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Apr 16, 2024

Difference Between Armour Thyroid and Levothyroxine

When it comes to managing hypothyroidism, levothyroxine (synthetic T4) is the established first-line treatment, recognized for its consistent dosage and effectiveness. However, for those who seek an alternative, Armour Thyroid presents another option. Derived from dried pig thyroid glands, Armour Thyroid includes both T3 and T4 hormones.

Understanding the key differences between these treatments can help your discussion with your healthcare provider to choose the most suitable treatment option for you.

Hypothyroidism Overview

Hypothyroidism is a medical condition characterized by an underactive thyroid gland, resulting in insufficient production and release of thyroid hormones.

The thyroid gland, located in your neck, plays an important role in regulating your body's metabolism by producing hormones such as thyroxine (T4) and triiodothyronine (T3). In hypothyroidism, the reduced levels of these hormones can lead to a variety of symptoms, including fatigue, weight gain, sensitivity to cold, dry skin, and mood changes.

According to the American Thyroid Association, it’s estimated that around 5-10% of Americans have some form of hypothyroidism, with women being about 5 to 8 times more likely to develop the condition than men.

The prevalence of hypothyroidism also increases with age, and it’s estimated that up to 20% of women over the age of 60 may have this condition.

Armour Thyroid vs Levothyroxine: Understanding Your Options

Armour Thyroid

Armour Thyroid is derived from dried (desiccated) pig thyroid glands. This means it contains natural forms of thyroid hormones, thyroxine (T4) and triiodothyronine (T3).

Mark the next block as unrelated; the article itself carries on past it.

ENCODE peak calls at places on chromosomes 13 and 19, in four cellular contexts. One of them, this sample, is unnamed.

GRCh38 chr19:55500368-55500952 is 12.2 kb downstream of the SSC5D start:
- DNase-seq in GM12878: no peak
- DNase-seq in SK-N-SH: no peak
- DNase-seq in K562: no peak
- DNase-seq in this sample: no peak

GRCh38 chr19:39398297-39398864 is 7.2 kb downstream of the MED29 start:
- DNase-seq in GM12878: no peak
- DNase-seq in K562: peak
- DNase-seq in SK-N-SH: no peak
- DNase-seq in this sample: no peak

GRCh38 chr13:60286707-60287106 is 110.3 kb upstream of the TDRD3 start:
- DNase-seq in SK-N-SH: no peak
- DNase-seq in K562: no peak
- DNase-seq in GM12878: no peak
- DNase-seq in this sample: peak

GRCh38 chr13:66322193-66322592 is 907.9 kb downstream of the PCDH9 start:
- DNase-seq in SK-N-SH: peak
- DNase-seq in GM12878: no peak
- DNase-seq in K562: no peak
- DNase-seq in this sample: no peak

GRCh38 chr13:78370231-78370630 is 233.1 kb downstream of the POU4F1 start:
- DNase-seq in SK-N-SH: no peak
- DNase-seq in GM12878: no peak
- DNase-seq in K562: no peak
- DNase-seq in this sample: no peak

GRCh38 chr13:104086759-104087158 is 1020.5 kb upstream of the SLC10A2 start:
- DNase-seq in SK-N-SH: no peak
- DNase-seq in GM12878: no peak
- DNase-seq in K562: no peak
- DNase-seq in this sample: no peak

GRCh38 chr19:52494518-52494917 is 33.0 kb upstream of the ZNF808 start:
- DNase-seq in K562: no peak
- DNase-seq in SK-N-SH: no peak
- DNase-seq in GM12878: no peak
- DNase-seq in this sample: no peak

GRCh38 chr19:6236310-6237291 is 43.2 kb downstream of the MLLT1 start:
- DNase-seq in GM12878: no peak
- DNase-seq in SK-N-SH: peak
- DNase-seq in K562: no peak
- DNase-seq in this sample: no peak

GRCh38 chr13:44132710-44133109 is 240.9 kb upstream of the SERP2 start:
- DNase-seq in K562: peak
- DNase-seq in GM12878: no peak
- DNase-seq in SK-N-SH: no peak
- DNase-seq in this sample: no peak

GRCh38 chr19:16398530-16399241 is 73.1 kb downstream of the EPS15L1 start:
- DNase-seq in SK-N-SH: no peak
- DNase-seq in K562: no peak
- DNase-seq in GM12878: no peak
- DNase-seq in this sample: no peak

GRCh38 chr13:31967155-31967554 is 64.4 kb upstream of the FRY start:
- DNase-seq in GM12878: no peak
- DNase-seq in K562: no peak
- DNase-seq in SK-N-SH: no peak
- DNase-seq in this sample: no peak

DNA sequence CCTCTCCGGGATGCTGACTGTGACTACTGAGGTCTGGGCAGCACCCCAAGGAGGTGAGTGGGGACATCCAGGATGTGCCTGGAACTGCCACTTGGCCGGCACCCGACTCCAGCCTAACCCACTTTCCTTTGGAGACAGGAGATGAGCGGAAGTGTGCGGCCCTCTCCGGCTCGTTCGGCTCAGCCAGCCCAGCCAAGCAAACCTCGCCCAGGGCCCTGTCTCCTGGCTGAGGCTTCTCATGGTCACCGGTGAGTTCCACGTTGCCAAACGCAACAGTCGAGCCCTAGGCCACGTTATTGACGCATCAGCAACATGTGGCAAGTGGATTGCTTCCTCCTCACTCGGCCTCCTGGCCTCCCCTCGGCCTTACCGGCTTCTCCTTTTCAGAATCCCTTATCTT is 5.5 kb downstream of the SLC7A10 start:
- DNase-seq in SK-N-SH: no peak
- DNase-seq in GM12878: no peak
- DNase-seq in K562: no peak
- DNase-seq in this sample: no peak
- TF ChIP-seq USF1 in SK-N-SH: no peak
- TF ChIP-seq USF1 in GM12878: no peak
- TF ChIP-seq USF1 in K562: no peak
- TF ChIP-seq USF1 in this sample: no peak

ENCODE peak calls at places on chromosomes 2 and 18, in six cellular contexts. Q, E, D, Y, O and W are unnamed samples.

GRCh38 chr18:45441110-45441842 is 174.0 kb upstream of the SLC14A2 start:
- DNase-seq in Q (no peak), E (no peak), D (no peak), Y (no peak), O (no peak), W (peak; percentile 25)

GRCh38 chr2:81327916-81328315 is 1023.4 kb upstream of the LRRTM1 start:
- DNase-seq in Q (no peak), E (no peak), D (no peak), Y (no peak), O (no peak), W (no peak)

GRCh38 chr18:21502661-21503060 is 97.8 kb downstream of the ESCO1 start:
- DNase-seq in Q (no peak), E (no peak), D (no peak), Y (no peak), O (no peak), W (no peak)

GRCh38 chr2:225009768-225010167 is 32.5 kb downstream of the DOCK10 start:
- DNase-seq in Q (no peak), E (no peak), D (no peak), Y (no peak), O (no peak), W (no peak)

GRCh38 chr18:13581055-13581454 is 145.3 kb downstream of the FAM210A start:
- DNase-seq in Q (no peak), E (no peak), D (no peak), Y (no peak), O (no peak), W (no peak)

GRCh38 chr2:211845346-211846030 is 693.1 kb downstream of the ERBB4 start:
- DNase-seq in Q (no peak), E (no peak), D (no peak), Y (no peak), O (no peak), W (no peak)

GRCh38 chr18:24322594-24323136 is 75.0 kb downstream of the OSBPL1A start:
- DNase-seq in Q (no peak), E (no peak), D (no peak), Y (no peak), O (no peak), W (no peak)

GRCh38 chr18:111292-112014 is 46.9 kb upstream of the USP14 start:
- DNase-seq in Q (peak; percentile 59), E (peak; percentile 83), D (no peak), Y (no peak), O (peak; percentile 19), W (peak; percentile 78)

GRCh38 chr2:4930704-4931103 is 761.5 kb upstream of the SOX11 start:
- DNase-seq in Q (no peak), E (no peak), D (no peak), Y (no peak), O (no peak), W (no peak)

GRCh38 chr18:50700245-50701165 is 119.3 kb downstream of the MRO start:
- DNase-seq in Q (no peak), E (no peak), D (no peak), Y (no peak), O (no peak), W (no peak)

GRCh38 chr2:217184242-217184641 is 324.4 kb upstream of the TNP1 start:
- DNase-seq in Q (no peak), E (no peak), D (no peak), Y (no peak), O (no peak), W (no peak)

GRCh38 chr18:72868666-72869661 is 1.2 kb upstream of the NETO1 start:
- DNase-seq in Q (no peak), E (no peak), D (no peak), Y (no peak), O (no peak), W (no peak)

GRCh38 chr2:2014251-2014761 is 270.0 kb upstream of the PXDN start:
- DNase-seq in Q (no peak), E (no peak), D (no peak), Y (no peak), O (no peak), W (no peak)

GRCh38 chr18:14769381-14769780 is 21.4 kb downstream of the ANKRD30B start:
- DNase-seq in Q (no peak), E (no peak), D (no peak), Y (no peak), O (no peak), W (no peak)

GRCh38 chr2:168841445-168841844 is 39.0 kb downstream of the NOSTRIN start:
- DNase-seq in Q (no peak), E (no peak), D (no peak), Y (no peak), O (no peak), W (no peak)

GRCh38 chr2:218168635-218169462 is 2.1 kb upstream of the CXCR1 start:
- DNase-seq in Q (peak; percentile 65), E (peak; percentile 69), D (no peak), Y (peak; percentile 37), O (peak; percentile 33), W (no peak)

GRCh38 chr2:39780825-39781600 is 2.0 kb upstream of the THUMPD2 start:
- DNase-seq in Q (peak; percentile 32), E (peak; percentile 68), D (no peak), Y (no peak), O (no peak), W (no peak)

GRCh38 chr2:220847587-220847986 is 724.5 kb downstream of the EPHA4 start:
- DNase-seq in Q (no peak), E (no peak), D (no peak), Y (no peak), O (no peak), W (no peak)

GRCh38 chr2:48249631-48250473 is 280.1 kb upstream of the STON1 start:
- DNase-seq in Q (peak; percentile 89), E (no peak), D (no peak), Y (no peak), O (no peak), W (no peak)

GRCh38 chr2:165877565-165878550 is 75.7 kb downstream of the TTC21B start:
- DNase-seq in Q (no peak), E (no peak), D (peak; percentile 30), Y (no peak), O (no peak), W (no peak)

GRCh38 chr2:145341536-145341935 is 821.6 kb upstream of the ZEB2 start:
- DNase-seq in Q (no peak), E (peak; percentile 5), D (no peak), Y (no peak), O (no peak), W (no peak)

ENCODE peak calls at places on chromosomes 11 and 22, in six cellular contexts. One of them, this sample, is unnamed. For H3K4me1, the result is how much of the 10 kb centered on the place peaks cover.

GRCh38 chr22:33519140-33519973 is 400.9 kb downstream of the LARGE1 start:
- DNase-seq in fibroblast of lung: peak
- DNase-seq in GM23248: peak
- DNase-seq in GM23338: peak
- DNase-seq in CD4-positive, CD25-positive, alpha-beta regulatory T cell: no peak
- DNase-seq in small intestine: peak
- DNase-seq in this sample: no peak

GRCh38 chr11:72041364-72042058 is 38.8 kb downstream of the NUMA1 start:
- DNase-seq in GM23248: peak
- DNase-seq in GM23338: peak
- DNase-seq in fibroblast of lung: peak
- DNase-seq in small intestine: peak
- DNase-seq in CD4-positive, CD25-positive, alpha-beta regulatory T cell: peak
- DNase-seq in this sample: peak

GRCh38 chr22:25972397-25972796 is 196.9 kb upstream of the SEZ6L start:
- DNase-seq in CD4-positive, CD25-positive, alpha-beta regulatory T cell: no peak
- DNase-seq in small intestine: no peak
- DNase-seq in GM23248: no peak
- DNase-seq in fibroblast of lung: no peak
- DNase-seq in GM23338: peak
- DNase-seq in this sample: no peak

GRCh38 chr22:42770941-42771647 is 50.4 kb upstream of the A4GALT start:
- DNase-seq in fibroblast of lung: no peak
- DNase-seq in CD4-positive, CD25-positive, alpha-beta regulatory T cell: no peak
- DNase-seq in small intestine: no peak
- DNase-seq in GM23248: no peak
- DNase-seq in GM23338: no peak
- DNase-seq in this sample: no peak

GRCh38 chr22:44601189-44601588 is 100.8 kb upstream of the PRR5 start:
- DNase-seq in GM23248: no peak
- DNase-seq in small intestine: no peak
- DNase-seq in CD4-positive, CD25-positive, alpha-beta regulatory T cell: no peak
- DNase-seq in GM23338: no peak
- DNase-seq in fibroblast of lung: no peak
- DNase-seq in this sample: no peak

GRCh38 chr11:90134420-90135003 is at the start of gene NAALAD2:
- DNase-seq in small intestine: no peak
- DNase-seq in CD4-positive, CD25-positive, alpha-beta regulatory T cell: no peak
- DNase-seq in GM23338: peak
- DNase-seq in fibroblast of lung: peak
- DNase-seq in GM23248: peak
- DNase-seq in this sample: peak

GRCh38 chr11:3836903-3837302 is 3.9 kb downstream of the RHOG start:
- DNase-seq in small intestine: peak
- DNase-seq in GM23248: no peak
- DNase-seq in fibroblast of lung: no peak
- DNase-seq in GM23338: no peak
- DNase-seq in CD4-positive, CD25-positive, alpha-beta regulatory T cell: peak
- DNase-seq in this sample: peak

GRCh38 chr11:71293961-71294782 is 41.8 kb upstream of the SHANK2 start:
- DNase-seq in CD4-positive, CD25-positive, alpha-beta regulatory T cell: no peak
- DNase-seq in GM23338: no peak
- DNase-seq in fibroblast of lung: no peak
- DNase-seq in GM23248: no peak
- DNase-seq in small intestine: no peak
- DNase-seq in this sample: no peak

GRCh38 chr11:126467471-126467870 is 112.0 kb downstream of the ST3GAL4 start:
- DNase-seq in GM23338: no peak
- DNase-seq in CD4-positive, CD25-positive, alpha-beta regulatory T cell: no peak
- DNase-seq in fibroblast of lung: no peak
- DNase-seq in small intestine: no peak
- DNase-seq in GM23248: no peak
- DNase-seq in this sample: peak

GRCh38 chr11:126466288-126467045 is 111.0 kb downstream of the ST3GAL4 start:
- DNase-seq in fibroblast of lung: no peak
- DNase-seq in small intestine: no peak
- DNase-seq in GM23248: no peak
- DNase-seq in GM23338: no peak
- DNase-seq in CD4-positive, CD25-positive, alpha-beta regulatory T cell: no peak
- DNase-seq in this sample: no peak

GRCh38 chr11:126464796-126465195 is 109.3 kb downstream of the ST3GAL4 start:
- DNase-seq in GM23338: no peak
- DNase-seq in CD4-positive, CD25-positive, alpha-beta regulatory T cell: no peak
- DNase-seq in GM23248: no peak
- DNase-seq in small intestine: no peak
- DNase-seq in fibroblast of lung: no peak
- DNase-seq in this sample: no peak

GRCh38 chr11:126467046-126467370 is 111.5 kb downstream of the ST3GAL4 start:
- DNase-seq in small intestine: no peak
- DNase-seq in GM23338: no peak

The combination of T3 and T4 in Armour Thyroid helps it mimic the function of a healthy thyroid gland more closely than treatments that contain only T4, such as synthetic levothyroxine.

However, it's important to note that Armour Thyroid does not have FDA approval, and its use can sometimes be controversial among medical professionals due to concerns about consistency of hormone concentrations in natural products compared to synthetic alternatives. Despite this, it remains a preferred treatment option for some patients, particularly those who feel they respond better to the natural hormone combination than to synthetic alternatives.


Levothyroxine, also known by the brand name Synthroid, is a synthetic thyroid hormone used for hypothyroidism. It works by supplementing the body's deficient T4 hormone, an inactive form of thyroid hormone that converts into the active T3 form in the body.

By mimicking the body's natural thyroid hormone, Levothyroxine aids in regulating metabolism, energy production, and other critical functions.